The third-generation Renault Kangoo entered production all the way back in 2020, but its local launch has now been delayed to the first quarter of 2024.

    After initially being expected to arrive here in 2022, Renault Australia confirmed early this year it would launch the new van in the third quarter of 2023… only to move the goal posts once again.

    As with the last delay, Renault Australia says the issue comes down to getting supply, with other, larger markets being prioritised over ours.

    The delay affects not only the combustion-powered model but also the E-Tech Electric, a replacement for the outgoing Z.E. Electric.

    Stock of the outgoing model has effectively dried up, right as the electric model finally has a direct rival in the recently launched Peugeot e-Partner.

    The new E-Tech Electric, which entered production in 2022, is a big step up in power and range over the old Z.E.

    It features a 90kW and 245Nm electric motor driven by a 45kWh lithium-ion battery pack capable of 80kW max DC charging, with 170km of range added in 30 minutes.

    The battery takes just under four hours to go from 15 per cent to 100 per cent charge when plugged into a 11kW wallbox, and “less than 6 hours” on a cheaper 7.4kW AC wallbox.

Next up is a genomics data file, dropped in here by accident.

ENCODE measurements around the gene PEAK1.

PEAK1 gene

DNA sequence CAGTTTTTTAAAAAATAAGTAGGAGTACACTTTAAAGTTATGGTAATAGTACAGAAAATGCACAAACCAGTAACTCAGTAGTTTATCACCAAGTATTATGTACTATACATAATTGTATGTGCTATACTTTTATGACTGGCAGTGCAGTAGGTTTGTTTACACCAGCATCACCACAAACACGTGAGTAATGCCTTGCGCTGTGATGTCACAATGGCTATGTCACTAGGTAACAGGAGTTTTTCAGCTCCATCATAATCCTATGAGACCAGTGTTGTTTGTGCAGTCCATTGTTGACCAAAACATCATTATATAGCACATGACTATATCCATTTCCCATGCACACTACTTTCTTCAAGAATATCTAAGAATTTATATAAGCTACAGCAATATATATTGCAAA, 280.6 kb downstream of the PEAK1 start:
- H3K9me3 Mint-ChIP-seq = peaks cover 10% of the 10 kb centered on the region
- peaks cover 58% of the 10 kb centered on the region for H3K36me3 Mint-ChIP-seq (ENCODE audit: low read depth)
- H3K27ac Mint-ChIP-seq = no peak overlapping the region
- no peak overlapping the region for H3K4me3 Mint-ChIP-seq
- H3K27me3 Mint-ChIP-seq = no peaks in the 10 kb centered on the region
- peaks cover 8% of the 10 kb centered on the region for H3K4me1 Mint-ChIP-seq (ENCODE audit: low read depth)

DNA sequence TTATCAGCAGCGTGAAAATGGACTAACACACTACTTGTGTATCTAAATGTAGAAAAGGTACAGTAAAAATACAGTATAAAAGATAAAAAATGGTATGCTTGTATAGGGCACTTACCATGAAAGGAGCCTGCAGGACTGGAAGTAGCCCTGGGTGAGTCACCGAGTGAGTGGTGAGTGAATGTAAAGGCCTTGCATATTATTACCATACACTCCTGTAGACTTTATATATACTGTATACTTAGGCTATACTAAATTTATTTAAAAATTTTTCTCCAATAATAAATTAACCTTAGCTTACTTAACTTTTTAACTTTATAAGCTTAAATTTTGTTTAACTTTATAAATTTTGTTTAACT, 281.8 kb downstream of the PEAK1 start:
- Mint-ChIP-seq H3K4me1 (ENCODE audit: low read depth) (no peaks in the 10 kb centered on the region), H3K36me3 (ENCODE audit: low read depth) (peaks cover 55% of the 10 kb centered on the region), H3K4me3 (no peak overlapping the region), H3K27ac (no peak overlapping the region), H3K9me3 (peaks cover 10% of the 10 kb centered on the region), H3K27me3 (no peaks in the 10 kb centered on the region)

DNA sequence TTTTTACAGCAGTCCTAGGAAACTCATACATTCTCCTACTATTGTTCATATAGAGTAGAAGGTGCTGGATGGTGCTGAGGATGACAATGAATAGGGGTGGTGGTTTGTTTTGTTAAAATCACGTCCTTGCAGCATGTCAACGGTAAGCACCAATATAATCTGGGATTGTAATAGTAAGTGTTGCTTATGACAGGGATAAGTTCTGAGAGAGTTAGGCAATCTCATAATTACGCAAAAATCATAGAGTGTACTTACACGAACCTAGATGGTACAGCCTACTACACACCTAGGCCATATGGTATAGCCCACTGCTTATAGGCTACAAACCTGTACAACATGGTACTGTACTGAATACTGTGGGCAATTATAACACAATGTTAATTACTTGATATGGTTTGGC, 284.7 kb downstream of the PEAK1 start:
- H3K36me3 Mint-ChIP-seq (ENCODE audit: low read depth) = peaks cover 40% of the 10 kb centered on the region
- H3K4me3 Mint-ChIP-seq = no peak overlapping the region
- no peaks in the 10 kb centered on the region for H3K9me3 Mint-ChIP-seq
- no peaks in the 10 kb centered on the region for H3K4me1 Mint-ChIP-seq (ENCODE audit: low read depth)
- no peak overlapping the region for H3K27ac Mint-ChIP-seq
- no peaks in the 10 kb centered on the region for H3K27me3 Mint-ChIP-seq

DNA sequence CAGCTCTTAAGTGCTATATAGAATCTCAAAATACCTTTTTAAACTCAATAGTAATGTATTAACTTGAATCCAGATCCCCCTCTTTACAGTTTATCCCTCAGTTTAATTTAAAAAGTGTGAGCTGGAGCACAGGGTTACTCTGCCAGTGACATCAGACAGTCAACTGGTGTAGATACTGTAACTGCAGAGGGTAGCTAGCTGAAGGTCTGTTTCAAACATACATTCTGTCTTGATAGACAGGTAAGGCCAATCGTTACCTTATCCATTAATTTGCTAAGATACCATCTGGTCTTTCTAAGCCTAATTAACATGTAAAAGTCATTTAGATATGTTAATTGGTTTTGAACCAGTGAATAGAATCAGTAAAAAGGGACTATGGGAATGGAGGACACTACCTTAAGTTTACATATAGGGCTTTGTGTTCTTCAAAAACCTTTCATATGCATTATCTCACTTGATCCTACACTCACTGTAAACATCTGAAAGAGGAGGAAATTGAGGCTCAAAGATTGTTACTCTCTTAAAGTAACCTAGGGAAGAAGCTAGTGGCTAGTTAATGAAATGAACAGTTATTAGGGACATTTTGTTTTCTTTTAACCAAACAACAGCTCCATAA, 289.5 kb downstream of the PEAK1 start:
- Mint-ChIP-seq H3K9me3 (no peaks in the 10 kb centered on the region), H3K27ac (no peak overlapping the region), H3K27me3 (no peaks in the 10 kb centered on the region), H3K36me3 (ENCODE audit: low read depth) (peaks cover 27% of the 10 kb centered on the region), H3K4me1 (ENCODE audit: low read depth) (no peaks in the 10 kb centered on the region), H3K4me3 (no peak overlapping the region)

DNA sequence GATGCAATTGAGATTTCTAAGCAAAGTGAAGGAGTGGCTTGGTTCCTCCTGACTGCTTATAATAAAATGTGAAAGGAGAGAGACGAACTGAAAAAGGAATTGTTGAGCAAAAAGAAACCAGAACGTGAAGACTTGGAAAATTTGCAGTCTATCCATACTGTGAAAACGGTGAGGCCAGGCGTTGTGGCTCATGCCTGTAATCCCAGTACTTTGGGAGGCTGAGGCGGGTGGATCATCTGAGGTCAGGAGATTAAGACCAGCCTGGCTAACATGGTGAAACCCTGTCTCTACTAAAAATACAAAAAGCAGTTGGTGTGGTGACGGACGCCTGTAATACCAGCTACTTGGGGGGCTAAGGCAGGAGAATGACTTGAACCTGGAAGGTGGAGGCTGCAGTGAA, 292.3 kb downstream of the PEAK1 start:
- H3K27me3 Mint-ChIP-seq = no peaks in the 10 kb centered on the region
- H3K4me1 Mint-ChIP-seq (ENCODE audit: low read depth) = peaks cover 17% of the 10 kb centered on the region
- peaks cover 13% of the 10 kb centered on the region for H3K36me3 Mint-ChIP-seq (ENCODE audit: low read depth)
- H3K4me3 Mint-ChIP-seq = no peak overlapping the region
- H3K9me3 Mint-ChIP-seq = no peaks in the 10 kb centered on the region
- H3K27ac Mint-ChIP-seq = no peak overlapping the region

The WLTP driving range is a claimed 300km, more than ideal for “last mile” couriers and freight operators. It also has three levels of regenerative braking force: ‘sailing’, default, and ‘maximum’ for added energy recuperation.

    Renault also says it has a 615kg payload and braked towing capacity of 1500kg.

    The old Z.E. has a WLTP range figure of just 200km from its 33kWh battery. It also produces just 44kW of power and 225Nm of torque.

    Combustion-powered versions of the new Kangoo offer a choice of 1.3-litre turbo-petrol and 1.5-litre turbo-diesel engines in Europe, the latter available in three tunes: 60kW/230Nm, 70kW/260Nm, and 85kW/270Nm.

    The petrol engine has 75kW and 200Nm.

    All use a six-speed manual transmission apart from the most powerful of the diesels, which uses a seven-speed automatic.

    The Kangoo range has a full suite of available active safety and driver assist technology, including autonomous emergency braking, blind-spot monitoring, lane-keep assist, traffic jam assist, traffic sign recognition, and semi-automatic parking assist.

    Renault’s small van is the latest in a series of vehicles from various different brands that have experienced significant delays getting to Australia.

    Volkswagen, for example, began selling its ID.3 and ID.4 electric cars in Europe in 2020, but they’re not coming here until 2024.

    MORE: Everything Renault Kangoo

    William Stopford

    William Stopford is an automotive journalist based in Brisbane, Australia. William is a Business/Journalism graduate from the Queensland University of Technology who loves to travel, briefly lived in the US, and has a particular interest in the American car industry.

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